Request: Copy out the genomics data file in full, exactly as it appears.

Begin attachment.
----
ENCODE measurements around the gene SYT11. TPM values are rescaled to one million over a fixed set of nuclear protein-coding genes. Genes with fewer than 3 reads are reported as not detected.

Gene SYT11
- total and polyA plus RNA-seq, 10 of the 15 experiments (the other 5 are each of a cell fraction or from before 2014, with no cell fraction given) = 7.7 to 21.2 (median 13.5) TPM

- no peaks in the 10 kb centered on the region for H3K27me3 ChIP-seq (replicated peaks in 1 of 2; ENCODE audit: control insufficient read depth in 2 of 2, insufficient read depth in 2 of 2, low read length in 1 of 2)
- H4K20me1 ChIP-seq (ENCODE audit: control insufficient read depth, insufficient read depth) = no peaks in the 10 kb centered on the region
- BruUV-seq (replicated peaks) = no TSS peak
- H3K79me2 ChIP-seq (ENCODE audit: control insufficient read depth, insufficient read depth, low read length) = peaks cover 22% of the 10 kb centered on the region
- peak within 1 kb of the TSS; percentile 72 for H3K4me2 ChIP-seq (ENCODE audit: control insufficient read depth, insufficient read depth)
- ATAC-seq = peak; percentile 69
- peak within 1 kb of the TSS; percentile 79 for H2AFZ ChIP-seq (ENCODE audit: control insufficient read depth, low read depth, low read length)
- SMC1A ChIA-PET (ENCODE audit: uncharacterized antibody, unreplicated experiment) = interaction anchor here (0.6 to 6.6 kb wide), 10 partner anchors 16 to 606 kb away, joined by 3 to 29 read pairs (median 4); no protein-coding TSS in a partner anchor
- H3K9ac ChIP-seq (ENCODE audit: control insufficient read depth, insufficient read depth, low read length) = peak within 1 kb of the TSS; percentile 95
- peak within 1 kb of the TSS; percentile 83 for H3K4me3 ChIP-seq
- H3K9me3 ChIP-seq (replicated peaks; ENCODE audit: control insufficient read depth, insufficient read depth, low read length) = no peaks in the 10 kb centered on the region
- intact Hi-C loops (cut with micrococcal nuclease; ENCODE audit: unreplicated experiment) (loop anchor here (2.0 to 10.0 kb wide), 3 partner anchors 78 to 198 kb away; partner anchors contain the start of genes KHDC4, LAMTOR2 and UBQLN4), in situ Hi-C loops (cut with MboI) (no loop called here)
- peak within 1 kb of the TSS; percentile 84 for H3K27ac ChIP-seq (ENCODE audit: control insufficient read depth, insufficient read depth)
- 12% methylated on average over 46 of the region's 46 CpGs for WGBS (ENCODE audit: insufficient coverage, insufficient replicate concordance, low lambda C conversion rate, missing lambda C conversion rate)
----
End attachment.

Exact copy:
ENCODE measurements around the gene SYT11. TPM values are rescaled to one million over a fixed set of nuclear protein-coding genes. Genes with fewer than 3 reads are reported as not detected.

Gene SYT11
- total and polyA plus RNA-seq, 10 of the 15 experiments (the other 5 are each of a cell fraction or from before 2014, with no cell fraction given) = 7.7 to 21.2 (median 13.5) TPM

- no peaks in the 10 kb centered on the region for H3K27me3 ChIP-seq (replicated peaks in 1 of 2; ENCODE audit: control insufficient read depth in 2 of 2, insufficient read depth in 2 of 2, low read length in 1 of 2)
- H4K20me1 ChIP-seq (ENCODE audit: control insufficient read depth, insufficient read depth) = no peaks in the 10 kb centered on the region
- BruUV-seq (replicated peaks) = no TSS peak
- H3K79me2 ChIP-seq (ENCODE audit: control insufficient read depth, insufficient read depth, low read length) = peaks cover 22% of the 10 kb centered on the region
- peak within 1 kb of the TSS; percentile 72 for H3K4me2 ChIP-seq (ENCODE audit: control insufficient read depth, insufficient read depth)
- ATAC-seq = peak; percentile 69
- peak within 1 kb of the TSS; percentile 79 for H2AFZ ChIP-seq (ENCODE audit: control insufficient read depth, low read depth, low read length)
- SMC1A ChIA-PET (ENCODE audit: uncharacterized antibody, unreplicated experiment) = interaction anchor here (0.6 to 6.6 kb wide), 10 partner anchors 16 to 606 kb away, joined by 3 to 29 read pairs (median 4); no protein-coding TSS in a partner anchor
- H3K9ac ChIP-seq (ENCODE audit: control insufficient read depth, insufficient read depth, low read length) = peak within 1 kb of the TSS; percentile 95
- peak within 1 kb of the TSS; percentile 83 for H3K4me3 ChIP-seq
- H3K9me3 ChIP-seq (replicated peaks; ENCODE audit: control insufficient read depth, insufficient read depth, low read length) = no peaks in the 10 kb centered on the region
- intact Hi-C loops (cut with micrococcal nuclease; ENCODE audit: unreplicated experiment) (loop anchor here (2.0 to 10.0 kb wide), 3 partner anchors 78 to 198 kb away; partner anchors contain the start of genes KHDC4, LAMTOR2 and UBQLN4), in situ Hi-C loops (cut with MboI) (no loop called here)
- peak within 1 kb of the TSS; percentile 84 for H3K27ac ChIP-seq (ENCODE audit: control insufficient read depth, insufficient read depth)
- 12% methylated on average over 46 of the region's 46 CpGs for WGBS (ENCODE audit: insufficient coverage, insufficient replicate concordance, low lambda C conversion rate, missing lambda C conversion rate)